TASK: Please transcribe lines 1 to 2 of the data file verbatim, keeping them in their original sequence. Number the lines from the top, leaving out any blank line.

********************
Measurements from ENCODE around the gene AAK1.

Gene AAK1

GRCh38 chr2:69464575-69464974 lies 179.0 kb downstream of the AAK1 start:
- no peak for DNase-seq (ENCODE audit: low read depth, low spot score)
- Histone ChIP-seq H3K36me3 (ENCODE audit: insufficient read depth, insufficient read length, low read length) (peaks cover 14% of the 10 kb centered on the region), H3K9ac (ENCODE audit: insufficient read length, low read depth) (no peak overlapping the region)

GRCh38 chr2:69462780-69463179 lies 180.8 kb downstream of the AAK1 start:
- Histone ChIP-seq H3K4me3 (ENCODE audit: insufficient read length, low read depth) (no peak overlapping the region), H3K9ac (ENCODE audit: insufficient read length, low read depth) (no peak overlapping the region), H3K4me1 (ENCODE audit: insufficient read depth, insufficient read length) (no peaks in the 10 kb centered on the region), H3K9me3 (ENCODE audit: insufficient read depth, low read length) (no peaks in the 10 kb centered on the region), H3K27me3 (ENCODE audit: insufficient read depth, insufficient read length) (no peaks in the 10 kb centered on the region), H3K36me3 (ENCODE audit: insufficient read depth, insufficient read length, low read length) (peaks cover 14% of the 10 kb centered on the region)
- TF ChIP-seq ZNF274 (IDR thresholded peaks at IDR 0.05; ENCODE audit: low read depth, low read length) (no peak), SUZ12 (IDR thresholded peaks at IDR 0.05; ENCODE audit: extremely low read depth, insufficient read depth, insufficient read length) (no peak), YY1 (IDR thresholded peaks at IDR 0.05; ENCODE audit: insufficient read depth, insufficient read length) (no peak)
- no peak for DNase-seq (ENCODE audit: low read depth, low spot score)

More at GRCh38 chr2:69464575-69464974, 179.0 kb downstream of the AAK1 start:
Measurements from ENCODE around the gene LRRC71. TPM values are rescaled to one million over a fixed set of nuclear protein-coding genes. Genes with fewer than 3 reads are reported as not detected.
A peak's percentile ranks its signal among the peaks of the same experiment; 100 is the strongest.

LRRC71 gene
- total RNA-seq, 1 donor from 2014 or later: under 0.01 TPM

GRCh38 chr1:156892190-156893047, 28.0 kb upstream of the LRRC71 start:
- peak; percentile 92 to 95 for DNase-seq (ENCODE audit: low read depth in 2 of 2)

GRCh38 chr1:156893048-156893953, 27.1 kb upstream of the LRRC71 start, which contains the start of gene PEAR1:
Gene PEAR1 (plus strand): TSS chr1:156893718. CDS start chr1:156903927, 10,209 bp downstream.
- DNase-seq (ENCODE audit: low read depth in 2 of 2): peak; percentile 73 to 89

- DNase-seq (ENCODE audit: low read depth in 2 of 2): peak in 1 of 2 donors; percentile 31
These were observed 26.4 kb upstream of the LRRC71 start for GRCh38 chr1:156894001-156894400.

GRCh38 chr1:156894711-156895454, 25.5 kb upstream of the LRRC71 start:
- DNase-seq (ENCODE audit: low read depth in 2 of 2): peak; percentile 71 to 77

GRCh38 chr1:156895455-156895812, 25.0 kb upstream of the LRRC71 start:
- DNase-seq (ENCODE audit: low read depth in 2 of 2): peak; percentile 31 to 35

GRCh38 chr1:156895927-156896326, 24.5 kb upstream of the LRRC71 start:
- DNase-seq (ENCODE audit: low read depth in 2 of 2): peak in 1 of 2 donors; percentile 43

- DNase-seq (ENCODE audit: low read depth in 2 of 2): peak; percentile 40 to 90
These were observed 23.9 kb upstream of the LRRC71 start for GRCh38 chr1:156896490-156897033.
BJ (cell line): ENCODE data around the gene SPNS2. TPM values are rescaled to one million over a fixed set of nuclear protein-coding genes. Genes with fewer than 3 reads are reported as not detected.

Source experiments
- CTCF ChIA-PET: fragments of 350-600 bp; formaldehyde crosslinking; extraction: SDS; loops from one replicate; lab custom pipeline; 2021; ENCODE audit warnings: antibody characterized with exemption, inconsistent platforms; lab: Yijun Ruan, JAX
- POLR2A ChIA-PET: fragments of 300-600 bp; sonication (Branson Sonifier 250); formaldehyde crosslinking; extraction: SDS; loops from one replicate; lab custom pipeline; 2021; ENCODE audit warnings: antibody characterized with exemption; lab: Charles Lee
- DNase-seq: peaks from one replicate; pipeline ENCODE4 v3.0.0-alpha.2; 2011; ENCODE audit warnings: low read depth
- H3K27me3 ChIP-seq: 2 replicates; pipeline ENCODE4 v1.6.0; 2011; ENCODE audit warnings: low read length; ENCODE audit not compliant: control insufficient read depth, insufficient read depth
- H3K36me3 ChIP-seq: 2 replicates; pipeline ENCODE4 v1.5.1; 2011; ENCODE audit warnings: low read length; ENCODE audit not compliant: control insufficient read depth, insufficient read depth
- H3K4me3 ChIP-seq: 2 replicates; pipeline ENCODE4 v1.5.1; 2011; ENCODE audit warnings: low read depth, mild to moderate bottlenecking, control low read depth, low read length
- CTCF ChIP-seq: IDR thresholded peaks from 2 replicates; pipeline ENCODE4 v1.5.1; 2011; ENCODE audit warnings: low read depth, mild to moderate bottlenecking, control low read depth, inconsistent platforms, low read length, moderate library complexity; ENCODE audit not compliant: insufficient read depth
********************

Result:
Measurements from ENCODE around the gene AAK1.

Gene AAK1